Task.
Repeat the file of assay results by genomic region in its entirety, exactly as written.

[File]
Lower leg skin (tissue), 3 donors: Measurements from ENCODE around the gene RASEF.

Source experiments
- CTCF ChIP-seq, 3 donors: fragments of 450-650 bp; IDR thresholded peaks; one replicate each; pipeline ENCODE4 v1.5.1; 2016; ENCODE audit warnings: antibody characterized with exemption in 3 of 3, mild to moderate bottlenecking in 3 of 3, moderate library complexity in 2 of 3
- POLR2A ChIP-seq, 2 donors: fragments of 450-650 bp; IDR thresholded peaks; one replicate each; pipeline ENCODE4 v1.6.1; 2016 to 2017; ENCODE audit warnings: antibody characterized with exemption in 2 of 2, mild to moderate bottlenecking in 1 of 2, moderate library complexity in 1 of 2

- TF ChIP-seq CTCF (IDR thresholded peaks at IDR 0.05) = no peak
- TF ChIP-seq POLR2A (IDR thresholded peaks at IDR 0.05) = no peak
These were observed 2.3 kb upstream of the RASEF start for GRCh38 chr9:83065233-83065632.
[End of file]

Lower leg skin (tissue), 3 donors: Measurements from ENCODE around the gene RASEF.

Source experiments
- CTCF ChIP-seq, 3 donors: fragments of 450-650 bp; IDR thresholded peaks; one replicate each; pipeline ENCODE4 v1.5.1; 2016; ENCODE audit warnings: antibody characterized with exemption in 3 of 3, mild to moderate bottlenecking in 3 of 3, moderate library complexity in 2 of 3
- POLR2A ChIP-seq, 2 donors: fragments of 450-650 bp; IDR thresholded peaks; one replicate each; pipeline ENCODE4 v1.6.1; 2016 to 2017; ENCODE audit warnings: antibody characterized with exemption in 2 of 2, mild to moderate bottlenecking in 1 of 2, moderate library complexity in 1 of 2

- TF ChIP-seq CTCF (IDR thresholded peaks at IDR 0.05) = no peak
- TF ChIP-seq POLR2A (IDR thresholded peaks at IDR 0.05) = no peak
These were observed 2.3 kb upstream of the RASEF start for GRCh38 chr9:83065233-83065632.